Object mutation
Although it is very powerful, object replacement may not cover all the needs you may have. Sometimes, when loading objects, it is necessary to mutate them. This will happen mainly due to differences between the class definition of a newly loaded object and the class definition currently in the image. In general, there are two cases where object mutation is necessary:
Mutation of current objects in the image due to loading in new class definitions
Mutation of newly loaded objects whose class definitions do not match with the definition in the image where they are being loaded
The first case is currently not supported by the Swapper because this case occurs mainly during the development phase and is handled by the VA Smalltalk Basic development environment. The second case, which includes class definition changes and renaming of a class, is fully supported by the Swapper.
Mutation of loaded instances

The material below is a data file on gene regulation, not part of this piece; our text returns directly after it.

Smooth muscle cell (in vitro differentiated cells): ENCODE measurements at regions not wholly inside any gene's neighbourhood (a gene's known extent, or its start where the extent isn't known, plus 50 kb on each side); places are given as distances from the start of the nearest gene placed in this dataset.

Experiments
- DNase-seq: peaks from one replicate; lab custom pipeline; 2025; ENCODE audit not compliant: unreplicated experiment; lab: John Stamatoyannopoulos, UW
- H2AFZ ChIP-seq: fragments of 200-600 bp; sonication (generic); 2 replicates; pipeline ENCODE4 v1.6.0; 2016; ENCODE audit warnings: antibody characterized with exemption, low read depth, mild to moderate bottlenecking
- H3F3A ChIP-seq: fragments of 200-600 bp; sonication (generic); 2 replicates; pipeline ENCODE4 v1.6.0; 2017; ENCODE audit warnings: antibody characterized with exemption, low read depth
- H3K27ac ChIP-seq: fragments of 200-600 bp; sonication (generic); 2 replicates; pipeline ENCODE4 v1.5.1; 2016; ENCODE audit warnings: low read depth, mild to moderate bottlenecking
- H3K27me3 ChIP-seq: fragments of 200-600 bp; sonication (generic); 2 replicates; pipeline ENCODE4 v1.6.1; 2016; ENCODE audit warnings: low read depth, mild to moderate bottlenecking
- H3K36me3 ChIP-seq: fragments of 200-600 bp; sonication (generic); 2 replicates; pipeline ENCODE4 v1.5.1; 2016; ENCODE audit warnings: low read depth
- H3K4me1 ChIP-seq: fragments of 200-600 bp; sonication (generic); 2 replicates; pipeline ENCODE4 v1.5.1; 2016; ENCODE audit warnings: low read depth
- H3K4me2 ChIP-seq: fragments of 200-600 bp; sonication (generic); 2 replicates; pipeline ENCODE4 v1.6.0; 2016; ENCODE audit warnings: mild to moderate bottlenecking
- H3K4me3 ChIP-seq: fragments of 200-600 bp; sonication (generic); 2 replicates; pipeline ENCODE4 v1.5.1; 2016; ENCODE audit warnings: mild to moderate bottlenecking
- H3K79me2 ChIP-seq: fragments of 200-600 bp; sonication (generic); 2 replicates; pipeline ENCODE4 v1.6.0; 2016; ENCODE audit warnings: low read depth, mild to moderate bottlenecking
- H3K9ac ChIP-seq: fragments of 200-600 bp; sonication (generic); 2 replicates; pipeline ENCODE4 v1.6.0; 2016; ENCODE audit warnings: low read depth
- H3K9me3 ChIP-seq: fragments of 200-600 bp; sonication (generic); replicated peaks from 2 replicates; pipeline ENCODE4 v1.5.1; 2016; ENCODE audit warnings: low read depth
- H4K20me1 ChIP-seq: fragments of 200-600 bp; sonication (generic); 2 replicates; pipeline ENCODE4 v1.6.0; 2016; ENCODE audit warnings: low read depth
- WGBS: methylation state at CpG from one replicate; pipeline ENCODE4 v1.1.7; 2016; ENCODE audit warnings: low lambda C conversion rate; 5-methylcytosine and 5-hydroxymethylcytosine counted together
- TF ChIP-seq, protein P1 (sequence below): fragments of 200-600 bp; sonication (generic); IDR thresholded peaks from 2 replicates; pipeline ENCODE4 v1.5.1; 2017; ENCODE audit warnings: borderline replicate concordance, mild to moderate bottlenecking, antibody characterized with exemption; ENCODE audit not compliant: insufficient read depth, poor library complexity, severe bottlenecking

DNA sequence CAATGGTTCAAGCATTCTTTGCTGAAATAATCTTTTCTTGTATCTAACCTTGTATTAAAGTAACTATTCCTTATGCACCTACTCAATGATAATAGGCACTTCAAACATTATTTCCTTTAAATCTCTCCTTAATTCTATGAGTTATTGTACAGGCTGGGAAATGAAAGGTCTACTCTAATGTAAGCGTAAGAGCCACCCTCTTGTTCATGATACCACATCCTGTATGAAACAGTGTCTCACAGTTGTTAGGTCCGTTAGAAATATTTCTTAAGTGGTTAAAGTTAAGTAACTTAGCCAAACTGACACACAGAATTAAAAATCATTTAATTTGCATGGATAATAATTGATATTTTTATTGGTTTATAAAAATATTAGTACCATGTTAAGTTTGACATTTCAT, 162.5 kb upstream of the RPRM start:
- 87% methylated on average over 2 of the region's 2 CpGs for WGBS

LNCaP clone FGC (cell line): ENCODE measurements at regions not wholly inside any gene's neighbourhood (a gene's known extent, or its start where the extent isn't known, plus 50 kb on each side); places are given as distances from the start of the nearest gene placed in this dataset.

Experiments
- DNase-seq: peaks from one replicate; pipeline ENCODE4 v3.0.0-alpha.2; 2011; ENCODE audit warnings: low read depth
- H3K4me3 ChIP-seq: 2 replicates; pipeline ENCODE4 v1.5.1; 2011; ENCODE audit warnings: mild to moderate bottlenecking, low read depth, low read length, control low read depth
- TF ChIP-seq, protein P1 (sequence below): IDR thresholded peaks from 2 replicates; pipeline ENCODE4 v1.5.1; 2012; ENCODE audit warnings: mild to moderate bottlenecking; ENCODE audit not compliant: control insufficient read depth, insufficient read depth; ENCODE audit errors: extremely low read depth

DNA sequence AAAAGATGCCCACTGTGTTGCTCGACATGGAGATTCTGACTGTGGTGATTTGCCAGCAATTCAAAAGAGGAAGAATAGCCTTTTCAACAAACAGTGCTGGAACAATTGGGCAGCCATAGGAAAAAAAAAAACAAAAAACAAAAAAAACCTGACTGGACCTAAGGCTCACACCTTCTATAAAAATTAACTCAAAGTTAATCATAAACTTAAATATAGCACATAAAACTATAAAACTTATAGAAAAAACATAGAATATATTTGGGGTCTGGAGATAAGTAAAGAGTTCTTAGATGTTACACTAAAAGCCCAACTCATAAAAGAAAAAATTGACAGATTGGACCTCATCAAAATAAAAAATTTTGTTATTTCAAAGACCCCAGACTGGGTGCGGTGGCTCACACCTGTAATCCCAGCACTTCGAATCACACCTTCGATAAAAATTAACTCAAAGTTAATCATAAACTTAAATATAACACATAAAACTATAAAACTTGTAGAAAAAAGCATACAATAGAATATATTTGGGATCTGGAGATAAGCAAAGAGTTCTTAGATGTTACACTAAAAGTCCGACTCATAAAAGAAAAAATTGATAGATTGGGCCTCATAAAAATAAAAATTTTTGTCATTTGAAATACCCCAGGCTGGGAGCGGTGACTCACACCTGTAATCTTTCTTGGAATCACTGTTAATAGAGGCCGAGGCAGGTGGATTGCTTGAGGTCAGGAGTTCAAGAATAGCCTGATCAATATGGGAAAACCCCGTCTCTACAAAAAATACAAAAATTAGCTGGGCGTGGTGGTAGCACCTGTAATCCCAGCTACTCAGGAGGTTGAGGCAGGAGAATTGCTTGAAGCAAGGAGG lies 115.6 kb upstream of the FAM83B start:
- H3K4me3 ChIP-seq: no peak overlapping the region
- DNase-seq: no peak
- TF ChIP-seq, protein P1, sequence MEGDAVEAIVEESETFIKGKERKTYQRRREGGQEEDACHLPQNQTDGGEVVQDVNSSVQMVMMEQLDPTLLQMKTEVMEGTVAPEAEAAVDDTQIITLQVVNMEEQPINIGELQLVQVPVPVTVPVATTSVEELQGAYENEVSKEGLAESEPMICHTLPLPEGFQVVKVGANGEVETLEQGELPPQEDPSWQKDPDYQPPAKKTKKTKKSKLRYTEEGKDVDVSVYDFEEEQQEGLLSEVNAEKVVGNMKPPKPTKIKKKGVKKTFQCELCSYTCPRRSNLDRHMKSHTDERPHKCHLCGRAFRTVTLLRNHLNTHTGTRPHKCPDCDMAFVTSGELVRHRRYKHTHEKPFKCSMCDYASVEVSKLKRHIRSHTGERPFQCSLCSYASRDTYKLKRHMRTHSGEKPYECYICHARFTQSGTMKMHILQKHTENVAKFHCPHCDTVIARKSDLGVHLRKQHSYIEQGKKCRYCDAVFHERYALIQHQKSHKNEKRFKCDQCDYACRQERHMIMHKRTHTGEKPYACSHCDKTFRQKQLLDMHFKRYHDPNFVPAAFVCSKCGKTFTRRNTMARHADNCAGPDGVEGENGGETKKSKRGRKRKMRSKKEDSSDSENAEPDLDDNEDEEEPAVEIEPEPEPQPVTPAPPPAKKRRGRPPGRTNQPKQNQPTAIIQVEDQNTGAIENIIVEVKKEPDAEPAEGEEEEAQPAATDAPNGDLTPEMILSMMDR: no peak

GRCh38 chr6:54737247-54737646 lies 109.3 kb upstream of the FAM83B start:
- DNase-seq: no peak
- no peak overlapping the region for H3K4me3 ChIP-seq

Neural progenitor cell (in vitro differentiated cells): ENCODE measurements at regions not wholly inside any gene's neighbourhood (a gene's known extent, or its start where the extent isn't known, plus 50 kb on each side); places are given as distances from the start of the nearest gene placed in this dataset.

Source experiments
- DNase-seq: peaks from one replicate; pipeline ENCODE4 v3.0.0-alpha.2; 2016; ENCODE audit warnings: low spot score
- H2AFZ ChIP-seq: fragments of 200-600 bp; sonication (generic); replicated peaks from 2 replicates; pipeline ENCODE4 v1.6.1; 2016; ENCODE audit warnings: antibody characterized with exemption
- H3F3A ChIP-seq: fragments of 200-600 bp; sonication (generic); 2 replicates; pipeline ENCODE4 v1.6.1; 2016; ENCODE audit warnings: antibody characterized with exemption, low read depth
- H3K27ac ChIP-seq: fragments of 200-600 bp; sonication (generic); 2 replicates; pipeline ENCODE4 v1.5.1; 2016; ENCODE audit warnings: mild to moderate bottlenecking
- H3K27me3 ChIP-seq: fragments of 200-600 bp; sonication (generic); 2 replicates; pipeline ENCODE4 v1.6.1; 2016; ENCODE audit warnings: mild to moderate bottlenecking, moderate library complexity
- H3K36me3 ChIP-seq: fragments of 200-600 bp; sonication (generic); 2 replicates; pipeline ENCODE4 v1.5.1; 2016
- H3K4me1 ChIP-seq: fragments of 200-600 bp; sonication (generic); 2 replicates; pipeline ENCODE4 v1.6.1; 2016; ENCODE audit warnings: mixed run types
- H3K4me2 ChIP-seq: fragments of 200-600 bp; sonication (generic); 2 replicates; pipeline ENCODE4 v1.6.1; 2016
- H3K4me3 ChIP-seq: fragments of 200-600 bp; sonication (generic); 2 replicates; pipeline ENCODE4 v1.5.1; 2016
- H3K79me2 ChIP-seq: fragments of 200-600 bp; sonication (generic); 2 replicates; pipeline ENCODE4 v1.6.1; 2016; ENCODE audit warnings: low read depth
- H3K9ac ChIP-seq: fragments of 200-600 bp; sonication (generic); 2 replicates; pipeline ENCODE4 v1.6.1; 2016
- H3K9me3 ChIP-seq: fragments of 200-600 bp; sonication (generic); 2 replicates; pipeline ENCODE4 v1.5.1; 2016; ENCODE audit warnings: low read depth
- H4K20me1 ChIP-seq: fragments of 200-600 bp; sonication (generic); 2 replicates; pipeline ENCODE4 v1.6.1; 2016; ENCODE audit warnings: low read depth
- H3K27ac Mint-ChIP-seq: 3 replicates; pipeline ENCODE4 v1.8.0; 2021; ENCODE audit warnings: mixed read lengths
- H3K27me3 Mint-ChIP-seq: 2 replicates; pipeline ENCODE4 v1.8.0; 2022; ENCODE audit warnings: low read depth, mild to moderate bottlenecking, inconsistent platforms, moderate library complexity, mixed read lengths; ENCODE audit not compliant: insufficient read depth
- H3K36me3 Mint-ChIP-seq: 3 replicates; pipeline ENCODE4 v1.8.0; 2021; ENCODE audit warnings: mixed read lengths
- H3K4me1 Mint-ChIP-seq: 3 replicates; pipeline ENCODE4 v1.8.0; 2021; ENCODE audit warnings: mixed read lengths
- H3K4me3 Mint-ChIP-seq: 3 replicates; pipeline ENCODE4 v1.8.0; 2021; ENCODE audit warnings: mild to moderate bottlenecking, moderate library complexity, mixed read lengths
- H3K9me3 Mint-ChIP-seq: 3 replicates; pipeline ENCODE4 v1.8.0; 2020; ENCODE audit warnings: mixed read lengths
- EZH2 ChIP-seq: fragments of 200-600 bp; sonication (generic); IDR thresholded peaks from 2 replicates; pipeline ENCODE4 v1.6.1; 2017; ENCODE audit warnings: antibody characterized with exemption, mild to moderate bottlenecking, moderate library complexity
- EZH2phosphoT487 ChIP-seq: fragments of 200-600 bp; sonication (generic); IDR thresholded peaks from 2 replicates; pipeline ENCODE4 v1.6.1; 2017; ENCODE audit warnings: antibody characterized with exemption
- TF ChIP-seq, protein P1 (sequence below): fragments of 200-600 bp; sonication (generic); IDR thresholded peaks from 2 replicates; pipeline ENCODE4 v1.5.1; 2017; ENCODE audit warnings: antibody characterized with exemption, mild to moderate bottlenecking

When objects are dumped, there is no guarantee that they will be loaded in an image with the same class definitions. Some classes might be missing, and others might have changed, such as instance variables added or removed. For example, suppose in release 1.0 of WidgetApplication we define the classes WidgetA and WidgetB as follows:
Object subclass: #WidgetA
instanceVariableNames: 'e f g h i'
classVariableNames: "
poolDictionaries: "
Object subclass: #WidgetB
instanceVariableNames: 'w x y z'
classVariableNames: "
poolDictionaries: "
Suppose also that in release 1.1 of WidgetApplication we redefine the class WidgetA and rename the class WidgetB to be WidgetC as follows:
Object subclass: #WidgetA
instanceVariableNames: 'g j h i e f'
classVariableNames: "
poolDictionaries: "
Object subclass: #WidgetC